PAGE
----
Assembly of First Nations National Chief Perry Bellegarde has outlined his election priorities Wednesday, as the 2015 campaign sees renewed focus on mobilizing First Nations votes.
Fifty-one ridings across Canada have been identified by the AFN as potential swing ridings where the outcome could be determined by the turnout of aboriginal voters.
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(Nunavut, with its large Inuit population, is not on the AFN's list of ridings, because the Inuit are represented by their own organization.)
Historically, the aboriginal vote has been difficult to mobilize, with low voter turnout on reserves in particular.
In 2011, the only place where the on-reserve voter turnout approached the national level (61 per cent) was the Yukon riding, where 57 per cent of the on-reserve voters cast a ballot. While many regions saw on-reserve voter turnout percentages in the high 40s, in Quebec it was as low as 28 per cent, according to a list provided by the AFN.
Democratic participation among aboriginal voters is further complicated by a belief held by some that, because they consider the First Nations sovereign, the federal government of Canada does not speak for them. So why vote?
While the turnout issue is not new, this election presents a new challenge for those trying to improve voter engagement in federal elections.
In 2015, new voter eligibility rules are in place that the AFN says could make it more difficult to cast ballots. Aboriginal voters may not have the documents required to meet the new identification requirements at polling stations.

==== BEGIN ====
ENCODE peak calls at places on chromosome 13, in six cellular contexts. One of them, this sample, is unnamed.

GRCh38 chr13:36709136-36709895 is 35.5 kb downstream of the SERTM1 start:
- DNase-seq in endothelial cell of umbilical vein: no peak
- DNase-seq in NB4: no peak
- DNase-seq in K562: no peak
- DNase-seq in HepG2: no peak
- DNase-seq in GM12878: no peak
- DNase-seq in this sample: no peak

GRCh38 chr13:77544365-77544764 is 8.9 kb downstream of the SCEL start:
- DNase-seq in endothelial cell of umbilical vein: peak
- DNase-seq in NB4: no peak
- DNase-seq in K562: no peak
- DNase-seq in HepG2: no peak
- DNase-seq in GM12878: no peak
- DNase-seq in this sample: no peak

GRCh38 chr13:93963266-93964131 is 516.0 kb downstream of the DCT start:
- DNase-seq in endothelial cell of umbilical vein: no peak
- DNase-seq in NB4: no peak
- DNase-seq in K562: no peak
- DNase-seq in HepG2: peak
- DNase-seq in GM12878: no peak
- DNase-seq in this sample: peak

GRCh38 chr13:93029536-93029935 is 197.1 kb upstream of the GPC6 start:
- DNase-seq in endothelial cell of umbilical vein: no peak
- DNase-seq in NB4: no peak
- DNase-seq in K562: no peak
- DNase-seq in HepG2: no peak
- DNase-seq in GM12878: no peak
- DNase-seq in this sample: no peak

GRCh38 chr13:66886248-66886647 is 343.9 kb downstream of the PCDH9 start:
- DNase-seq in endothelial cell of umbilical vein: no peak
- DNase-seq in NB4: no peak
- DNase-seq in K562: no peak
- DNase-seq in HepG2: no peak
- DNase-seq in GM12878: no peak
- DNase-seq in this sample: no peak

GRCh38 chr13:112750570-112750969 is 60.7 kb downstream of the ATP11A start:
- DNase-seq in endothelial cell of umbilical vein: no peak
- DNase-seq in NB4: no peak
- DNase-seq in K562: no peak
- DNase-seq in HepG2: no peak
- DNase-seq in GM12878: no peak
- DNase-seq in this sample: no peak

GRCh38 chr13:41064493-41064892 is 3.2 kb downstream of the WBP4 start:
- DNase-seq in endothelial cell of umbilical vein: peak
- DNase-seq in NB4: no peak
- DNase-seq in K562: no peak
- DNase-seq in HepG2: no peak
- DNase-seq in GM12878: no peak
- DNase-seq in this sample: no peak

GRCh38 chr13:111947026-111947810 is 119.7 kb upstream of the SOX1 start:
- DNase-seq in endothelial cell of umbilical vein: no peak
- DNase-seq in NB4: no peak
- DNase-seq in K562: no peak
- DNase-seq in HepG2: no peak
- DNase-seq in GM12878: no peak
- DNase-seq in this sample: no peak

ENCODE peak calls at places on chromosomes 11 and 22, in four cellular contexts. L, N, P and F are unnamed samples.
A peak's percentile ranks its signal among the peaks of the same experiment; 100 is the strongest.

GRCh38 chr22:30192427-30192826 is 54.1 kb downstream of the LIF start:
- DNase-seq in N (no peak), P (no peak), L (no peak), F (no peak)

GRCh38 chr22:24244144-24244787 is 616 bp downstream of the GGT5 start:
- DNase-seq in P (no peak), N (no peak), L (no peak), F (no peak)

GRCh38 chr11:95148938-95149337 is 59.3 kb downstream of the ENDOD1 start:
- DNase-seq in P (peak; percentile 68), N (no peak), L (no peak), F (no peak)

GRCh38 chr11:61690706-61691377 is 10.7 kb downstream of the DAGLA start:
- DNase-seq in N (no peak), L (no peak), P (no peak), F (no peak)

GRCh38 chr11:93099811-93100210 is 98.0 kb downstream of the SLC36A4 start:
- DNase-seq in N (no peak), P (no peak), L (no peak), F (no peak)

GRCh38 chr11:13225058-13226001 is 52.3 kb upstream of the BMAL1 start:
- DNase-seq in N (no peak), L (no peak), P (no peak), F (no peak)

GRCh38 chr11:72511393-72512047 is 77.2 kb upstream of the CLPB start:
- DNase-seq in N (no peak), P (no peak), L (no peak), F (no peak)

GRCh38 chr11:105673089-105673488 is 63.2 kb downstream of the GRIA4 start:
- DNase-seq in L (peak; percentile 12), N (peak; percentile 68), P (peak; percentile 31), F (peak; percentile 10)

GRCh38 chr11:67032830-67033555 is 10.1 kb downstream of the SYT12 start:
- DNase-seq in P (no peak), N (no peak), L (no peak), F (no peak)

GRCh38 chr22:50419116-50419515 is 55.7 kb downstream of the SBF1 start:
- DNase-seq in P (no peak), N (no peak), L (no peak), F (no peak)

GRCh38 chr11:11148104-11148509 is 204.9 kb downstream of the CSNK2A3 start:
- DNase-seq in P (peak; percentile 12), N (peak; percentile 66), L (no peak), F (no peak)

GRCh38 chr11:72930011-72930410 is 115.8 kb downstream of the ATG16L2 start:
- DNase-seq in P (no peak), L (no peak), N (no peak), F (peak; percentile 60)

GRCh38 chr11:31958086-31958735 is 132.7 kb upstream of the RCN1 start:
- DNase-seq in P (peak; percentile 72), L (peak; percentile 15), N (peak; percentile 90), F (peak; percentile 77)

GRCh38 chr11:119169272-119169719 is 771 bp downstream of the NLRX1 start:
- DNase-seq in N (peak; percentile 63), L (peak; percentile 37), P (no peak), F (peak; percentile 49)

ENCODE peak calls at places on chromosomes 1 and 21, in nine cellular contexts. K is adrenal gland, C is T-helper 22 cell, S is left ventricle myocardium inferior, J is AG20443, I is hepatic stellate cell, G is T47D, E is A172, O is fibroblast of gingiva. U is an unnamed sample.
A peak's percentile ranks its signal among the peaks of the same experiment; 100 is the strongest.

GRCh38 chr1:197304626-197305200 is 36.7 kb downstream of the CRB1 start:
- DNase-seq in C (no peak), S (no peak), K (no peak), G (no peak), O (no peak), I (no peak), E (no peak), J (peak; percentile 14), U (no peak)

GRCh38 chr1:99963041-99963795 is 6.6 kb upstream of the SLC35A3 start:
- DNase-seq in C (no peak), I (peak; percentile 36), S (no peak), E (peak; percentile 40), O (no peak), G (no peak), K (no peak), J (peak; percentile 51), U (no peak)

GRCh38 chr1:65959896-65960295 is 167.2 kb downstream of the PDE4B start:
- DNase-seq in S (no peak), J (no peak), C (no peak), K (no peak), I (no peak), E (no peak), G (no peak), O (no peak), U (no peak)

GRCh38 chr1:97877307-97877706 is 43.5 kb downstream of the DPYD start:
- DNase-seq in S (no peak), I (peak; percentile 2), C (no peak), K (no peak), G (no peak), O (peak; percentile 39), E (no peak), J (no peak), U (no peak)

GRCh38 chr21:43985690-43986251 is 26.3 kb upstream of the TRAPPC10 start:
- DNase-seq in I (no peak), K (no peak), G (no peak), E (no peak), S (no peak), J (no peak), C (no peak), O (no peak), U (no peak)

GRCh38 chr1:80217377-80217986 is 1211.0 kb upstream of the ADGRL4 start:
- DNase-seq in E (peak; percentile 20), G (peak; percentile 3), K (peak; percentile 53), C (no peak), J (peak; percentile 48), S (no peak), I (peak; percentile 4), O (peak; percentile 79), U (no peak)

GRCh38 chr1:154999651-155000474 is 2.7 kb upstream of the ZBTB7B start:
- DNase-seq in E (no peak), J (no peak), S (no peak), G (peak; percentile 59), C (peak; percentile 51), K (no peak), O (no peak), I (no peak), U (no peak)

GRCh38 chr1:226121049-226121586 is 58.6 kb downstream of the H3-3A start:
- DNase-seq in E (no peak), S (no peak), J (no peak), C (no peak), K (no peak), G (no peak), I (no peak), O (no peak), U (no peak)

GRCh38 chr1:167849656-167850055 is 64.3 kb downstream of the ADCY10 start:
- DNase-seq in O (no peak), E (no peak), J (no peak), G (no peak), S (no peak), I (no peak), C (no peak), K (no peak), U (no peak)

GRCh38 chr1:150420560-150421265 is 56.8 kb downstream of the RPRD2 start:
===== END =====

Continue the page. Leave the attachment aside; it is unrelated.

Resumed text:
Some First Nations are holding identification clinics to help their members get what they need to vote.
Elections Canada has given $475,000 to the AFN to help inform aboriginal voters about their right to vote and explain how to do it.
'Gap' for infrastructure, education
The AFN is trying to mobilize voters around what it calls a gap in the funding available to First Nations communities in comparison with others For infrastructure and education in particular, band councils have fewer resources to make improvements than other municipal leaders.
All the major federal parties are running candidates who are First Nations, Métis or Inuit. The numbers of those nominated so far are:
- New Democrats: 22
- Liberals: 16
- Conservatives: 3
- Greens: 4
First Nations issues received some attention on the campaign trail Monday, as CBC News reported that an RCMP database to track murdered and missing indigenous women was overdue and over budget.
NDP Leader Tom Mulcair used an event in Saskatoon, that day to announce funding for women's shelters and pledge that a government led by him will formulate a plan to end violence against indigenous women in particular.
Mulcair repeated his view that an "underlying attitude of racism" explains why no inquiry into missing and murdered women has been held. He said New Democrats would change that, and that it's time for a prime minister who cares about these issues.
Conservatives maintained Monday that they continue to fund on-reserve women's shelters, and Leader Stephen Harper said his government prefers concrete action to further study for an already-documented issue.